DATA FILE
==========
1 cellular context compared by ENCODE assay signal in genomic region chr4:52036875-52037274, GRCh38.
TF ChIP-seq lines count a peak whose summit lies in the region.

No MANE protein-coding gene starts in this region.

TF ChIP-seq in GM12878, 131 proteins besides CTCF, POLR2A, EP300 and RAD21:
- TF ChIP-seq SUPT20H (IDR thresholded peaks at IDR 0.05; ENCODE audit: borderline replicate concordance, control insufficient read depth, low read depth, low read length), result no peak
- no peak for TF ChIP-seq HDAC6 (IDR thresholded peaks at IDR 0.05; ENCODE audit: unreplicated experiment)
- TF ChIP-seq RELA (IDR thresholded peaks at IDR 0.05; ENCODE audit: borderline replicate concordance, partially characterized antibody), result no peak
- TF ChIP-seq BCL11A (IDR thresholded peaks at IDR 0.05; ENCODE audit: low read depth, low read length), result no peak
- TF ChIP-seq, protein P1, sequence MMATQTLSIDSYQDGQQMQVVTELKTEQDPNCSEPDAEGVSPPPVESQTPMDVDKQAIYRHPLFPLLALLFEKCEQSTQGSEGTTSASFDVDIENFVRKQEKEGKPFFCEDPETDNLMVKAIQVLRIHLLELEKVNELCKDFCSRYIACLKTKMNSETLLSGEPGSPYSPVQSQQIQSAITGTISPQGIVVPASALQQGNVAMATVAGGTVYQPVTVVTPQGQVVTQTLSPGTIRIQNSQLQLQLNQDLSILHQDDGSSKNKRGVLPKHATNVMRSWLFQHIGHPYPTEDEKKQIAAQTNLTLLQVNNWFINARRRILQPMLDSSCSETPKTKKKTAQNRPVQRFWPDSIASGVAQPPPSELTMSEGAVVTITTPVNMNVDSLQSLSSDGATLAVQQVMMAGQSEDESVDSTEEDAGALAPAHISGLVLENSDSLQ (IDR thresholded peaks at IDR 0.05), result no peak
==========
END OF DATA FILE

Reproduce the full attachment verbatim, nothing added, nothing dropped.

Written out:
1 cellular context compared by ENCODE assay signal in genomic region chr4:52036875-52037274, GRCh38.
TF ChIP-seq lines count a peak whose summit lies in the region.

No MANE protein-coding gene starts in this region.

TF ChIP-seq in GM12878, 131 proteins besides CTCF, POLR2A, EP300 and RAD21:
- TF ChIP-seq SUPT20H (IDR thresholded peaks at IDR 0.05; ENCODE audit: borderline replicate concordance, control insufficient read depth, low read depth, low read length), result no peak
- no peak for TF ChIP-seq HDAC6 (IDR thresholded peaks at IDR 0.05; ENCODE audit: unreplicated experiment)
- TF ChIP-seq RELA (IDR thresholded peaks at IDR 0.05; ENCODE audit: borderline replicate concordance, partially characterized antibody), result no peak
- TF ChIP-seq BCL11A (IDR thresholded peaks at IDR 0.05; ENCODE audit: low read depth, low read length), result no peak
- TF ChIP-seq, protein P1, sequence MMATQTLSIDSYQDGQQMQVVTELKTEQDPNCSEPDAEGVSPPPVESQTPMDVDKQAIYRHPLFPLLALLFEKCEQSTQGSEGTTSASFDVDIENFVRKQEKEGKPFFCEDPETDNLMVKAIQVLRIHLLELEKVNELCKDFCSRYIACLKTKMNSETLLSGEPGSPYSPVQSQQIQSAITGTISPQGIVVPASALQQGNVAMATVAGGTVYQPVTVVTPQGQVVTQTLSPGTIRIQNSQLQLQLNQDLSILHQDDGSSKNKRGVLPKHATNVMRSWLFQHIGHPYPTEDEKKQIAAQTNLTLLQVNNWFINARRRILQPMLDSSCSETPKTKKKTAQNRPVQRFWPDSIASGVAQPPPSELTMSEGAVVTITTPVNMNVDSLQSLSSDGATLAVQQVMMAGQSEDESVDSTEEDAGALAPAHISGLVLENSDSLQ (IDR thresholded peaks at IDR 0.05), result no peak